• Vietnam Persecution, Vietnam; Persecution; Persecution, Bans; BWNS; National Spiritual Assembly, re-hformation; Conventions, National; National Spiritual Assembly, formation
    2008. 14 Jul The Bahá'í Community of Vietnam was signed by the Government Committee for Religious Affairs to recognize the organization. [Bahá'í Religion in Community Education in Vietnam by Vu Van Chung]
  • The Bahá'í Faith was established in the country in 1954, and the first National Spiritual Assembly of the Bahá'ís of Vietnam was elected 10 years later. In the mid-1970s, formal activities of the community were suspended. [BWNS647]
  • Vietnam Recognition (legal); BWNS National Spiritual Assembly, recognition

    from the Chronology Canada

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    from the Main Catalogue

    1. Bahá'í Faith: Origin, Missionary Work, and the Entrance into Vietnam, by Mai Thanh Hai, in Religious Studies Review, 4:2 (2008-12). An outsider's short history of the Faith in Vietnam since 1954 and current activities in the country. [about]
    2. Beyond Death's Grey Land, by Sidney Edward Morrison, in dialogue magazine, 1:2 (1986). Reflections from a Bahá'í perspective on the Vietnam War, the nature of war, dehumanizing humanity, and being a soldier. [about]
    3. References to the Bahá'í Faith in the U.S. State Department's Country Reports on Human Rights Practices, by United States Department of State (1991-2001). Excerpts from the State Department's annual compilation of Country Reports on Human Rights Practices on discrimination against the Bahá'í Faith and persecution of its adherents in twenty countries. [about]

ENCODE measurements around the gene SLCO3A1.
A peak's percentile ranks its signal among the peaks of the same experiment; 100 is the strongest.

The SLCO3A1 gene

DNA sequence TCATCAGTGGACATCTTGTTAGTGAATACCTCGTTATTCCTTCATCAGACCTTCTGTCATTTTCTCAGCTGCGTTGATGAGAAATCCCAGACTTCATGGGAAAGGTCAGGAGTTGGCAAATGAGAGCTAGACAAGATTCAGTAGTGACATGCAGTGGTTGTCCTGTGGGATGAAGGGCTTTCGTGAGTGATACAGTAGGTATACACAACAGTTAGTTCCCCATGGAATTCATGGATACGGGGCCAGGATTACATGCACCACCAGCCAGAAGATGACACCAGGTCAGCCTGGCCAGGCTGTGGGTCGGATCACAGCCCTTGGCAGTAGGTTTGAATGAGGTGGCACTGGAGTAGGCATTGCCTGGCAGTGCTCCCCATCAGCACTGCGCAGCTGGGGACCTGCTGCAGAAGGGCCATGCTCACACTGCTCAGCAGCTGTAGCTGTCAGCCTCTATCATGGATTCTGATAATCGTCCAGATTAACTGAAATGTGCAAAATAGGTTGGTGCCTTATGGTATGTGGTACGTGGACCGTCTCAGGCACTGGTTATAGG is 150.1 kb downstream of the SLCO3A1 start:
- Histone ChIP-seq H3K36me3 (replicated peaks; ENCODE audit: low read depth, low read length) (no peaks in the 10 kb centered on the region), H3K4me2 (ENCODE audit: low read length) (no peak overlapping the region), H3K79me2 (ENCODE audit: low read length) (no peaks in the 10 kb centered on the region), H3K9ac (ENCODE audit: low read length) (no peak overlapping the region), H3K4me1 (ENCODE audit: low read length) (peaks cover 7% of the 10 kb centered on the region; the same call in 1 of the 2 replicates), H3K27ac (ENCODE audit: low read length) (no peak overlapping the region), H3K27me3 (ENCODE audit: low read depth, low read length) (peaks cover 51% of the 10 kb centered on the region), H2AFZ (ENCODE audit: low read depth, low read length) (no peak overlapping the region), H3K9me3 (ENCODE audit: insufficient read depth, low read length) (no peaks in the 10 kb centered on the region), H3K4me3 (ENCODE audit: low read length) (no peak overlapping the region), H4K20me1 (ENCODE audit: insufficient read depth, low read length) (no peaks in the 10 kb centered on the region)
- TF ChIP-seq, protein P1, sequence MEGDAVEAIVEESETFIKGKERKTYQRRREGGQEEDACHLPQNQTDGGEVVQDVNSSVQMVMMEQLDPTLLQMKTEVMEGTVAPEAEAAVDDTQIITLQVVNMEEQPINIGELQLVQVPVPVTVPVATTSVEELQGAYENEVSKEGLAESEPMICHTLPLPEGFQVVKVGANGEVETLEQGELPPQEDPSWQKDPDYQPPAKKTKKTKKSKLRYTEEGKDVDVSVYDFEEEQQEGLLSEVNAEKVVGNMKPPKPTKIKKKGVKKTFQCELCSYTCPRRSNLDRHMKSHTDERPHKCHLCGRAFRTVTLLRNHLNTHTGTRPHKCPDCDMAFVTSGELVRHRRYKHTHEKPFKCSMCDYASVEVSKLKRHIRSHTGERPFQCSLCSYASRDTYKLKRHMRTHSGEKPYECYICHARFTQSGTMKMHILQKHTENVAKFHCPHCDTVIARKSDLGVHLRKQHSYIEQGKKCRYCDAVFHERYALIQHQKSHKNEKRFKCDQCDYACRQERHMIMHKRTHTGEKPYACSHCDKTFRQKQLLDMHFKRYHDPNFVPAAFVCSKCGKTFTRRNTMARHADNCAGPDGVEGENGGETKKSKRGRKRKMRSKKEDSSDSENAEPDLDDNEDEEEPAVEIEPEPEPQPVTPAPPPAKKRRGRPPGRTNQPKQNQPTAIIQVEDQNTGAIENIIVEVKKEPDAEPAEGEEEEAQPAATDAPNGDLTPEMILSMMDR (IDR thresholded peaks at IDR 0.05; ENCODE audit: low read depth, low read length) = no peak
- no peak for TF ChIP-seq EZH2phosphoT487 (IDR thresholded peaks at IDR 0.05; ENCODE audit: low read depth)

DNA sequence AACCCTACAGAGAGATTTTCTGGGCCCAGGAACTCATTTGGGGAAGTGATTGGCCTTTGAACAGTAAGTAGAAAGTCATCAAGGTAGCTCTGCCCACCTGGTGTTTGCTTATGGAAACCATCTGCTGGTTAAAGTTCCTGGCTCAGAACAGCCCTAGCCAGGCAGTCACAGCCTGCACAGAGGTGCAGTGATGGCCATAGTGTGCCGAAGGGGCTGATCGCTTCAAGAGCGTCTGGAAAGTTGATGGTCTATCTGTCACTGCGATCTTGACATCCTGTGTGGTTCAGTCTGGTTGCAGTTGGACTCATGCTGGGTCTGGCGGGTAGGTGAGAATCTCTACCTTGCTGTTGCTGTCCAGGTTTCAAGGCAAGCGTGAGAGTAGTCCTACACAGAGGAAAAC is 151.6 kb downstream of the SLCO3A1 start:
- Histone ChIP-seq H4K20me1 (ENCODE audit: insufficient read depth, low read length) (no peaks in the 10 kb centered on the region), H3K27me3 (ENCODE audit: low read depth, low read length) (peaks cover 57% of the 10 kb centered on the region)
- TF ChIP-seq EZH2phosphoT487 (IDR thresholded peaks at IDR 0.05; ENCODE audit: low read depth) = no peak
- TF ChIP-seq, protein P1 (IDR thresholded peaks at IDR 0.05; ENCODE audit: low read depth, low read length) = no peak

4. Revisiting Vietnam: A Case for Reading "Those War Books", by David Langness, in dialogue magazine, 1:3 (1986). Brief reviews of a dozen books about the Vietnam war. [about]
    5. Ridván 1996 (Four Year Plan) - To the Followers of Bahá'u'lláh in Cambodia, Hong Kong, Lao People's Democratic Republic, Macau, Malaysia, Mongolia, Myanmar, Singapore, Taiwan, Thailand, and Vietnam: Bahá'í Era 153, by Universal House of Justice (1996). Country-specific portion of the annual message to the Bahá'ís of the world: East Asia. [about]
    6. Servants of the Glory: A Chronicle of Forty Years of Pioneering, by Adrienne Morgan and Dempsey Morgan (2017). Memoirs of a black couple from the United States who lived and spread the Bahá’í Faith in across parts of east Asia and Africa in the 1950s-1980s. Text by Dempsey Morgan, poems by Adrienne Morgan. Link to document offsite. [about]